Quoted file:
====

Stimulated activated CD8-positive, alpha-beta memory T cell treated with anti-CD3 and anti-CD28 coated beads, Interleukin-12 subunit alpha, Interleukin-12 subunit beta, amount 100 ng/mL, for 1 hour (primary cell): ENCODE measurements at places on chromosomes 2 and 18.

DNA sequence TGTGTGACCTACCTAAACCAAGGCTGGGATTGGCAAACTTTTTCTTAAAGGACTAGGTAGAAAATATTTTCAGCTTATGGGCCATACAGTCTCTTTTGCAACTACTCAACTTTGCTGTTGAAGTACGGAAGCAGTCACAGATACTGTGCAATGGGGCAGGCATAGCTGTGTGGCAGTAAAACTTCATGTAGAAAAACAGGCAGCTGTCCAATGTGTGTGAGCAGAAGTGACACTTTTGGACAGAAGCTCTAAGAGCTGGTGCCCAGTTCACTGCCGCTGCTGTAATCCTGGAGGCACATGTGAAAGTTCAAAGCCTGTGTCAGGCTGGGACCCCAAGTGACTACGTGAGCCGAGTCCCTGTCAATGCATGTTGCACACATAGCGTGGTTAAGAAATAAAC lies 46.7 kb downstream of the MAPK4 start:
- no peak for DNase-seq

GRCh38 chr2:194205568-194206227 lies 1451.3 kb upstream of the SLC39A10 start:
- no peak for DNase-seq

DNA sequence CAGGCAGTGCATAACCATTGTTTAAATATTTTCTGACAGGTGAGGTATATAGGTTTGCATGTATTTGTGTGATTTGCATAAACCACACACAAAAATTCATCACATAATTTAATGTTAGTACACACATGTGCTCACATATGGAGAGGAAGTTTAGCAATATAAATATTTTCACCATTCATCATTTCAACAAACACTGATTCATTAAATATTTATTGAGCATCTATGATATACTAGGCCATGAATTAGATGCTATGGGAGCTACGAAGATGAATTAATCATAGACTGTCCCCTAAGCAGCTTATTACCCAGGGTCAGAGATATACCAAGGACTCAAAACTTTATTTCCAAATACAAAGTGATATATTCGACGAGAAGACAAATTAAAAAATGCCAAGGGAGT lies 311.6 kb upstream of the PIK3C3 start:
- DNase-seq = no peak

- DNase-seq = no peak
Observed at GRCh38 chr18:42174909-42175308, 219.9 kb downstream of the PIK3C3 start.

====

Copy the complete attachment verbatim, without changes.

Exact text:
Stimulated activated CD8-positive, alpha-beta memory T cell treated with anti-CD3 and anti-CD28 coated beads, Interleukin-12 subunit alpha, Interleukin-12 subunit beta, amount 100 ng/mL, for 1 hour (primary cell): ENCODE measurements at places on chromosomes 2 and 18.

DNA sequence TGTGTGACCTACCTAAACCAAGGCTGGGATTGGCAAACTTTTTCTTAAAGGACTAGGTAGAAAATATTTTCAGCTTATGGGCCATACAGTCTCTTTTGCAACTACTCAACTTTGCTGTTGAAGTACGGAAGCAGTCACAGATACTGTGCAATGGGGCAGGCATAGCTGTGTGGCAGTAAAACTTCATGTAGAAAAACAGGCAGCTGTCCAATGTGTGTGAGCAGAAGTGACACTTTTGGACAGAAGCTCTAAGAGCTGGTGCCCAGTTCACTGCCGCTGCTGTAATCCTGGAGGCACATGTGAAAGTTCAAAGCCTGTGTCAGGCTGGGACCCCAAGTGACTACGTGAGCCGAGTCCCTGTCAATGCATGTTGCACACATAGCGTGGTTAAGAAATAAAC lies 46.7 kb downstream of the MAPK4 start:
- no peak for DNase-seq

GRCh38 chr2:194205568-194206227 lies 1451.3 kb upstream of the SLC39A10 start:
- no peak for DNase-seq

DNA sequence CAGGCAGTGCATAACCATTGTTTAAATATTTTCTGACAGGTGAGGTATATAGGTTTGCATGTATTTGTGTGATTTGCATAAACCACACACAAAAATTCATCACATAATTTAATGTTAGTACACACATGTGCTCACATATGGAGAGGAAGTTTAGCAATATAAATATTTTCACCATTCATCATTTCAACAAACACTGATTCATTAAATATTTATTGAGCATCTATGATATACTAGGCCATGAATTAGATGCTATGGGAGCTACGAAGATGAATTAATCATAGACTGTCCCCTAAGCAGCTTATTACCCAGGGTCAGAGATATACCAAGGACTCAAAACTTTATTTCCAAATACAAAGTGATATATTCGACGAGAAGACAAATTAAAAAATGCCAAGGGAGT lies 311.6 kb upstream of the PIK3C3 start:
- DNase-seq = no peak

- DNase-seq = no peak
Observed at GRCh38 chr18:42174909-42175308, 219.9 kb downstream of the PIK3C3 start.